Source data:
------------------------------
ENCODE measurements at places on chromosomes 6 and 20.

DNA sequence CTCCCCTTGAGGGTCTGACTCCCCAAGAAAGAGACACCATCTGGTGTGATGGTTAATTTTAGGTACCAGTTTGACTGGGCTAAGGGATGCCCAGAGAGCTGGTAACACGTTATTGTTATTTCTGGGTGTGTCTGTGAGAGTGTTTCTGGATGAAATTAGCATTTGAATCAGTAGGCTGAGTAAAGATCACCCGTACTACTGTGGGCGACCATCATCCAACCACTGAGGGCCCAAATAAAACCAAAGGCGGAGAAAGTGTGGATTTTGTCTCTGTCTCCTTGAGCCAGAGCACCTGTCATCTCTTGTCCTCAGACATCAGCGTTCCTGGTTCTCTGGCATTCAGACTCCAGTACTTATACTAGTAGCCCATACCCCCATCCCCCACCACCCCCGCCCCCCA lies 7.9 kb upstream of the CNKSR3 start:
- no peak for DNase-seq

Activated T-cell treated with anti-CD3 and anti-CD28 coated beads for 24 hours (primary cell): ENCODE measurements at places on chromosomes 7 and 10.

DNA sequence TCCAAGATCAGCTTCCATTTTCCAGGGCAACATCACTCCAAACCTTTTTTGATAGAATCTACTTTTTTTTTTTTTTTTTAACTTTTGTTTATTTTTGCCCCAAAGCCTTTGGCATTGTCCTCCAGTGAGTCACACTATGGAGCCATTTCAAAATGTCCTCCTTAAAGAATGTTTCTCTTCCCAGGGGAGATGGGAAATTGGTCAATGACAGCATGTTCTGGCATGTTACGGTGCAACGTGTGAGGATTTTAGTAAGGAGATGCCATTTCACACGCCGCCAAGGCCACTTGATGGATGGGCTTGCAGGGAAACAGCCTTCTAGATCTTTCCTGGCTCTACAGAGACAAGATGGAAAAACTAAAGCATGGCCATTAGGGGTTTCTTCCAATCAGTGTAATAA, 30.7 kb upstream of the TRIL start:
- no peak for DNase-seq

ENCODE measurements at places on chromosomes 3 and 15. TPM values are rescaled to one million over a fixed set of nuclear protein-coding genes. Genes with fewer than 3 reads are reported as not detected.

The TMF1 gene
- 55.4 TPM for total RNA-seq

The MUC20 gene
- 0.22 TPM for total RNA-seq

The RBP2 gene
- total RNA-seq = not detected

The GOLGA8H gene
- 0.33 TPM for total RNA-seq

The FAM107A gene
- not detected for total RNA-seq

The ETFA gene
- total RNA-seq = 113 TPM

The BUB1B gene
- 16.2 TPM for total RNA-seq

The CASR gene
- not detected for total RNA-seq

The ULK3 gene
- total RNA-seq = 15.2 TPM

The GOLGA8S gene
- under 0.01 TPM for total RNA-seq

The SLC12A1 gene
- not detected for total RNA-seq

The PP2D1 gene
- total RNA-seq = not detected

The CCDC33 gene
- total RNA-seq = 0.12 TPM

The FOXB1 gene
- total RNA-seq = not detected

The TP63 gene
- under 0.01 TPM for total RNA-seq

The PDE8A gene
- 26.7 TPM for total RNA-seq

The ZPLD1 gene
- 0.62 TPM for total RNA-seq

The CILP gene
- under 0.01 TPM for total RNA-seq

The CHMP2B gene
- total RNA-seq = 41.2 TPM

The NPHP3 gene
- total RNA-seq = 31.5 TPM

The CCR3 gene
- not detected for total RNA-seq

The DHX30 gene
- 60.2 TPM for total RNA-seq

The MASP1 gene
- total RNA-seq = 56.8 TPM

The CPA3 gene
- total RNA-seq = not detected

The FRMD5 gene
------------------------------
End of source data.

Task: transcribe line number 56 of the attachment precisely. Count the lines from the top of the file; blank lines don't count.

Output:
The FRMD5 gene